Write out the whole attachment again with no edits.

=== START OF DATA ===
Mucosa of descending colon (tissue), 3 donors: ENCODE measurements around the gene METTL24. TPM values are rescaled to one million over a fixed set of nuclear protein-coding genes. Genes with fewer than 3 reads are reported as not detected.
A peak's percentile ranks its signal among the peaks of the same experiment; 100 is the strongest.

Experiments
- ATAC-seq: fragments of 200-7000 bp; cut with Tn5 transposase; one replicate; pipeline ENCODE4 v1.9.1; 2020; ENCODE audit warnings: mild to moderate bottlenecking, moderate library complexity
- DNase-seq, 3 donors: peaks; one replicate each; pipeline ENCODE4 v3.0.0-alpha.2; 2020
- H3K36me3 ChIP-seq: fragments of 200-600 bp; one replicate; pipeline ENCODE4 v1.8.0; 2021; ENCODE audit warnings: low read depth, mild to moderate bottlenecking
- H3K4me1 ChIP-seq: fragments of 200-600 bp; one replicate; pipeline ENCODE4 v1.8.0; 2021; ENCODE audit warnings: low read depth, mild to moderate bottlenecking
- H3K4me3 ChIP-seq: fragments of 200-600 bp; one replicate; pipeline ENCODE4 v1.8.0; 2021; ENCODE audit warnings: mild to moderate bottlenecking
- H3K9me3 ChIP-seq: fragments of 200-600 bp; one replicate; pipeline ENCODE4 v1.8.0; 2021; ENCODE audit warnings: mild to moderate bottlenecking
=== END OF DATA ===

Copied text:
Mucosa of descending colon (tissue), 3 donors: ENCODE measurements around the gene METTL24. TPM values are rescaled to one million over a fixed set of nuclear protein-coding genes. Genes with fewer than 3 reads are reported as not detected.
A peak's percentile ranks its signal among the peaks of the same experiment; 100 is the strongest.

Experiments
- ATAC-seq: fragments of 200-7000 bp; cut with Tn5 transposase; one replicate; pipeline ENCODE4 v1.9.1; 2020; ENCODE audit warnings: mild to moderate bottlenecking, moderate library complexity
- DNase-seq, 3 donors: peaks; one replicate each; pipeline ENCODE4 v3.0.0-alpha.2; 2020
- H3K36me3 ChIP-seq: fragments of 200-600 bp; one replicate; pipeline ENCODE4 v1.8.0; 2021; ENCODE audit warnings: low read depth, mild to moderate bottlenecking
- H3K4me1 ChIP-seq: fragments of 200-600 bp; one replicate; pipeline ENCODE4 v1.8.0; 2021; ENCODE audit warnings: low read depth, mild to moderate bottlenecking
- H3K4me3 ChIP-seq: fragments of 200-600 bp; one replicate; pipeline ENCODE4 v1.8.0; 2021; ENCODE audit warnings: mild to moderate bottlenecking
- H3K9me3 ChIP-seq: fragments of 200-600 bp; one replicate; pipeline ENCODE4 v1.8.0; 2021; ENCODE audit warnings: mild to moderate bottlenecking